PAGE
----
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A free-speech social network disappears from the internet

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It was an awful weekend of hate-fueled violence, ugly rhetoric, and worrisome retreats from our democ
 
October 29 · Issue #236 · View online
The Interface
It was an awful weekend of hate-fueled violence, ugly rhetoric, and worrisome retreats from our democratic ideals. Today I’m focused on two ways of framing what we’re seeing, from the United States to Brazil. While neither offers any comfort, they do give helpful names to phenomena I expect will be with us for a long while.
The first is stochastic terrorism: “The use of mass, public communication, usually against a particular individual or group, which incites or inspires acts of terrorism which are statistically probable but happen seemingly at random.” I encountered the idea in a Friday thread from data scientist Emily Gorcenski, who used it to tie together four recent attacks.
In her thread, Gorcenski argues that various right-wing conspiracy theories and frauds, amplified both through mainstream and social media, have resulted in a growing number of cases where men snap and commit violence. “Right-wing media is a gradient pushing rightwards, toward violence and oppression,” she wrote. “One of the symptoms of this is that you are basically guaranteed to generate random terrorists. Like popcorn kernels popping.”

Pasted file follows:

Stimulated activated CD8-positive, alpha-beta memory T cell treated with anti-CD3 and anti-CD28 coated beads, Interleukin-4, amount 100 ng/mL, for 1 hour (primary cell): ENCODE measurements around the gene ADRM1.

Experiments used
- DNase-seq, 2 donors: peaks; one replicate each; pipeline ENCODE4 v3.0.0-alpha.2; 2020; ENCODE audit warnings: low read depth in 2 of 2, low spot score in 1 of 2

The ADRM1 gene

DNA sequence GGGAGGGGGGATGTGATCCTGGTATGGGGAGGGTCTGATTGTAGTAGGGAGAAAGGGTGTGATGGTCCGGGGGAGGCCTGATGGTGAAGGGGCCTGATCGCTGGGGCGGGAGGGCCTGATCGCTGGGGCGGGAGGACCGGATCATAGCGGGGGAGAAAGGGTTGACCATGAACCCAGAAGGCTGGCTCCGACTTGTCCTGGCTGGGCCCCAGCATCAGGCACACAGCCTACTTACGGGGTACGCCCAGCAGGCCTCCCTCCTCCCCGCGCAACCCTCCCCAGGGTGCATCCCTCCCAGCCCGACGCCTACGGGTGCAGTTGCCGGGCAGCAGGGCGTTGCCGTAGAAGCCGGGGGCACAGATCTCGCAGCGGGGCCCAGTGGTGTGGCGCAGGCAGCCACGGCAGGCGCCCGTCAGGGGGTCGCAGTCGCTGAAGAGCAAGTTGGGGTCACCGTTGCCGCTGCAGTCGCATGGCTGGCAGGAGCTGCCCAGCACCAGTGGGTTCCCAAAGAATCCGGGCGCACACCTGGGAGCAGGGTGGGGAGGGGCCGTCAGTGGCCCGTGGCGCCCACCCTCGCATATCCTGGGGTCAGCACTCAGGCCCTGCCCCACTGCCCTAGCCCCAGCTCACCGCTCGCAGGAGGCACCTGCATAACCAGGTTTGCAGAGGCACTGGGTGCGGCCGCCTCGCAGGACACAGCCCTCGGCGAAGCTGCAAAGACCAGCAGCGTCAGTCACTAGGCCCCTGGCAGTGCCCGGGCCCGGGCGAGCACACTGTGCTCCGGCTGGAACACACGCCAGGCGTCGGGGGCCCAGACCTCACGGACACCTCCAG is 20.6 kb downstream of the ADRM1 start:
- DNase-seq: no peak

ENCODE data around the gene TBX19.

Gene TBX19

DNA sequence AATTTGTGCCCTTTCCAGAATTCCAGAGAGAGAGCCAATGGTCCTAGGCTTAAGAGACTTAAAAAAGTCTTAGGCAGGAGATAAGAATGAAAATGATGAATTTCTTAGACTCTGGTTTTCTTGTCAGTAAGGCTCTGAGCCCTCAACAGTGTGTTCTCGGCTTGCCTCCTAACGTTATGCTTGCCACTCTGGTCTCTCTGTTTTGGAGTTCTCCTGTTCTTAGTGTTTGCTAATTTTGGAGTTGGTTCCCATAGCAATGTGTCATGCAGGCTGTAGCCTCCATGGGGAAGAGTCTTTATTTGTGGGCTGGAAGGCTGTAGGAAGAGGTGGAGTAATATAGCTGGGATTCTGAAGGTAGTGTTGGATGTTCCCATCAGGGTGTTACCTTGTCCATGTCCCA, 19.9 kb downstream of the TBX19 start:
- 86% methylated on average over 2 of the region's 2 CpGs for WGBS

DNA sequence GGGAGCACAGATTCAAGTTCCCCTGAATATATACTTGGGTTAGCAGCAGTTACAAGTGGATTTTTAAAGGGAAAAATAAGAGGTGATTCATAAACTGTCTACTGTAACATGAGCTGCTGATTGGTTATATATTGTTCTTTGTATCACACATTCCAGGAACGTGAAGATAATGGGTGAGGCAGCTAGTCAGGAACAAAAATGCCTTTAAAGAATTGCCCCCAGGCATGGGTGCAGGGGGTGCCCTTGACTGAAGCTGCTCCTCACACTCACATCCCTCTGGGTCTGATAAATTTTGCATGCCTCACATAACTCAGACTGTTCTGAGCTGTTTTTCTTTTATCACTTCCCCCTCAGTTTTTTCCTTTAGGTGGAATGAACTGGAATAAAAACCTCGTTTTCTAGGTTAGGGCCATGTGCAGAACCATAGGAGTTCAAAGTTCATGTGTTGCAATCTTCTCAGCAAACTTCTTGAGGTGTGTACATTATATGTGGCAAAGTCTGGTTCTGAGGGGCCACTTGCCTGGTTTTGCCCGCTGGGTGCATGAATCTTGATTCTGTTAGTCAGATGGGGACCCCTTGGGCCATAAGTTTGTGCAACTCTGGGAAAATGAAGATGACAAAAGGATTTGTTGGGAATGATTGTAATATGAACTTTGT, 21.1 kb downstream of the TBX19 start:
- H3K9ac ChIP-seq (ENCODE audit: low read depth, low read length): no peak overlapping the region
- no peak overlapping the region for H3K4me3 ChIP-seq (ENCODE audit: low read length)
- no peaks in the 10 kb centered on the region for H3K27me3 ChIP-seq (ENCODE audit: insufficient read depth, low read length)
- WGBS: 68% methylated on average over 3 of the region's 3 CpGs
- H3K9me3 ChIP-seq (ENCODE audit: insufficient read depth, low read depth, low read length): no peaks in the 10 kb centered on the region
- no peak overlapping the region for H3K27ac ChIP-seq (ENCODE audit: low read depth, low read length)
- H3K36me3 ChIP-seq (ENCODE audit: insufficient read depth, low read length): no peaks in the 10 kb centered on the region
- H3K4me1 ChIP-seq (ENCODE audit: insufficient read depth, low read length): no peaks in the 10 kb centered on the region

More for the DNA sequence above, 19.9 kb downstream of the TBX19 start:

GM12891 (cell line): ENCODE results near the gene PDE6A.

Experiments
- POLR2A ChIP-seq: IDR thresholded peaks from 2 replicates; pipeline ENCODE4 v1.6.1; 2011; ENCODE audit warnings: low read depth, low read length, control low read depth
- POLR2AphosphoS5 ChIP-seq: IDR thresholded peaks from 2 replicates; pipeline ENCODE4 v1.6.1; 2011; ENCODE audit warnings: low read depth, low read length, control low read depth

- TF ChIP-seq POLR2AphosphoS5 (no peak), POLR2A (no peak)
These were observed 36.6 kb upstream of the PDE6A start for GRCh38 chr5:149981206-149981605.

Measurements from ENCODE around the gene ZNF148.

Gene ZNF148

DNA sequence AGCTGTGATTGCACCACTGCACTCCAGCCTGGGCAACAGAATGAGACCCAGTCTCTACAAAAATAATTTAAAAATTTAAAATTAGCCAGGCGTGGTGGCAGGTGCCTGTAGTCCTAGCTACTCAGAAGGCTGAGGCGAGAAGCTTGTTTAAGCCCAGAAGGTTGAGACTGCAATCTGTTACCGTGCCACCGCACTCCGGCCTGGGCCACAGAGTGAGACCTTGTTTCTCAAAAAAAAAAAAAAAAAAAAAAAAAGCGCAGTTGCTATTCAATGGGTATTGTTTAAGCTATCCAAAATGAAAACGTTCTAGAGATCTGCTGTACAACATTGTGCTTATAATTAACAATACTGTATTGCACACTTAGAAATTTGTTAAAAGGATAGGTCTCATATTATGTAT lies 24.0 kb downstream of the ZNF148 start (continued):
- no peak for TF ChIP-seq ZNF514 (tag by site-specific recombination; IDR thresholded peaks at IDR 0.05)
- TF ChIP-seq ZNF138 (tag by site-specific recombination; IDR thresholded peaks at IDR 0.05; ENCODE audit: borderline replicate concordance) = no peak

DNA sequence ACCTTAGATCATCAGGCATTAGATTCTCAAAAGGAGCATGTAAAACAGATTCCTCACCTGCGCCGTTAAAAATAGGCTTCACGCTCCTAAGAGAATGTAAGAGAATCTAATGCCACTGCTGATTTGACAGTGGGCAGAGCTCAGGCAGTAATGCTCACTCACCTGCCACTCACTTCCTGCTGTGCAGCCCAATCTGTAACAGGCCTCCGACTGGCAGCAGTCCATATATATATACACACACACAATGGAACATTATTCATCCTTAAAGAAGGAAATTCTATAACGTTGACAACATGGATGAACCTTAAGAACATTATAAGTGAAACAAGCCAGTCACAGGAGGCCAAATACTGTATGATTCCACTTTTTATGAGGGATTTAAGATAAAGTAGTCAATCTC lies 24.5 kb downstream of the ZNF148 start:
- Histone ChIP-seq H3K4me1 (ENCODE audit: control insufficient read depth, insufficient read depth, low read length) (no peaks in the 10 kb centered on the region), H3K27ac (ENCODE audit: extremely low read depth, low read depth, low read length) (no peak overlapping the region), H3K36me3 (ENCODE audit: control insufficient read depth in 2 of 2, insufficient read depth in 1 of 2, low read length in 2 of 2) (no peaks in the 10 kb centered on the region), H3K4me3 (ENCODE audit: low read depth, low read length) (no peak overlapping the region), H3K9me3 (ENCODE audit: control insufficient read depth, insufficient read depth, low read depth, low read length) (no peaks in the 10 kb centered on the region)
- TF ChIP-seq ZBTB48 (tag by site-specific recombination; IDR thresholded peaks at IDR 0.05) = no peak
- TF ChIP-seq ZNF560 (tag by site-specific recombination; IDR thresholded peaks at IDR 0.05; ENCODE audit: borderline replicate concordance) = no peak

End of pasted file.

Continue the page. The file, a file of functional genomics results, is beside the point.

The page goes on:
On Saturday, another kernel popped. Robert A. Bowers, the suspect in a shooting at a synagogue that left 11 people dead, was steeped in online conspiracy culture. He posted frequently to Gab, a Twitter clone that emphasizes free speech and has become a favored social network among white nationalists. Julie Turkewitz and Kevin Roose described his hateful views in the New York Times:
After opening an account on it in January, he had shared a stream of anti-Jewish slurs and conspiracy theories. It was on Gab where he found a like-minded community, reposting messages from Nazi supporters.
“Jews are the children of Satan,” read Mr. Bowers’s biography.
Bowers is in custody — his life was saved by Jewish doctors and nurses — and presumably will never go free again. Gab’s life, however, may be imperiled. Two payment processors, PayPal and Stripe, de-platformed the site, as did its cloud host, Joyent. The site went down on Monday after its hosting provider GoDaddy, told it to find another one. Its founder posted defiant messages on Twitter and elsewhere promising it would survive.
Gab hosts a variety of deeply upsetting content, and to its supporters, that’s the point. Free speech is a right, their reasoning goes, and it ought to be exercised. Certainly it seems wrong to suggest that Gab or any other single platform “caused” Bowers to act. Hatred, after all, is an ecosystem. But his action came amid a concerted effort to focus attention on a caravan of migrants coming to the United States in seek of refugee.